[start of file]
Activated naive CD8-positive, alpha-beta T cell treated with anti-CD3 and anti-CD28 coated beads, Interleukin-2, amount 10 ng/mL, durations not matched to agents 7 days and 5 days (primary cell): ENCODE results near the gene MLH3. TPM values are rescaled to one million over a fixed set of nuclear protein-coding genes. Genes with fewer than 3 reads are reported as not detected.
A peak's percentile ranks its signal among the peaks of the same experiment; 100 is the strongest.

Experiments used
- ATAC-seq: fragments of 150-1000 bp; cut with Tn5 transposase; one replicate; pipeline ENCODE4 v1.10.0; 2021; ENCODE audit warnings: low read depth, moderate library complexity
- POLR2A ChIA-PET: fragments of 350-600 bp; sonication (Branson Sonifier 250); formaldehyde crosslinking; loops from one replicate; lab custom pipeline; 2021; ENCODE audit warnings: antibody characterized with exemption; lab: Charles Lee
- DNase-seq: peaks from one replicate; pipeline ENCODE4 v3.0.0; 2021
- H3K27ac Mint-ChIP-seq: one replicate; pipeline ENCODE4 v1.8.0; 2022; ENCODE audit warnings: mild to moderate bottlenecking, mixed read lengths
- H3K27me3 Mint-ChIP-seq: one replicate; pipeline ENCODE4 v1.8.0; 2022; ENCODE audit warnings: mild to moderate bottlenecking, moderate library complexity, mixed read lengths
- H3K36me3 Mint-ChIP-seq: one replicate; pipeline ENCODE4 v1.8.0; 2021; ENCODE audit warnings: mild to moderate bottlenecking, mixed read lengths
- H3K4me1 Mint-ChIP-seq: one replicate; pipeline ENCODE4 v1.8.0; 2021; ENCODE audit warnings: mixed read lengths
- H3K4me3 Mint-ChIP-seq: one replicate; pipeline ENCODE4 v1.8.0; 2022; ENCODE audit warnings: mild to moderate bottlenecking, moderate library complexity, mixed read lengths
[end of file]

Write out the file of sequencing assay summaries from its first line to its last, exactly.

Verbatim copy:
Activated naive CD8-positive, alpha-beta T cell treated with anti-CD3 and anti-CD28 coated beads, Interleukin-2, amount 10 ng/mL, durations not matched to agents 7 days and 5 days (primary cell): ENCODE results near the gene MLH3. TPM values are rescaled to one million over a fixed set of nuclear protein-coding genes. Genes with fewer than 3 reads are reported as not detected.
A peak's percentile ranks its signal among the peaks of the same experiment; 100 is the strongest.

Experiments used
- ATAC-seq: fragments of 150-1000 bp; cut with Tn5 transposase; one replicate; pipeline ENCODE4 v1.10.0; 2021; ENCODE audit warnings: low read depth, moderate library complexity
- POLR2A ChIA-PET: fragments of 350-600 bp; sonication (Branson Sonifier 250); formaldehyde crosslinking; loops from one replicate; lab custom pipeline; 2021; ENCODE audit warnings: antibody characterized with exemption; lab: Charles Lee
- DNase-seq: peaks from one replicate; pipeline ENCODE4 v3.0.0; 2021
- H3K27ac Mint-ChIP-seq: one replicate; pipeline ENCODE4 v1.8.0; 2022; ENCODE audit warnings: mild to moderate bottlenecking, mixed read lengths
- H3K27me3 Mint-ChIP-seq: one replicate; pipeline ENCODE4 v1.8.0; 2022; ENCODE audit warnings: mild to moderate bottlenecking, moderate library complexity, mixed read lengths
- H3K36me3 Mint-ChIP-seq: one replicate; pipeline ENCODE4 v1.8.0; 2021; ENCODE audit warnings: mild to moderate bottlenecking, mixed read lengths
- H3K4me1 Mint-ChIP-seq: one replicate; pipeline ENCODE4 v1.8.0; 2021; ENCODE audit warnings: mixed read lengths
- H3K4me3 Mint-ChIP-seq: one replicate; pipeline ENCODE4 v1.8.0; 2022; ENCODE audit warnings: mild to moderate bottlenecking, moderate library complexity, mixed read lengths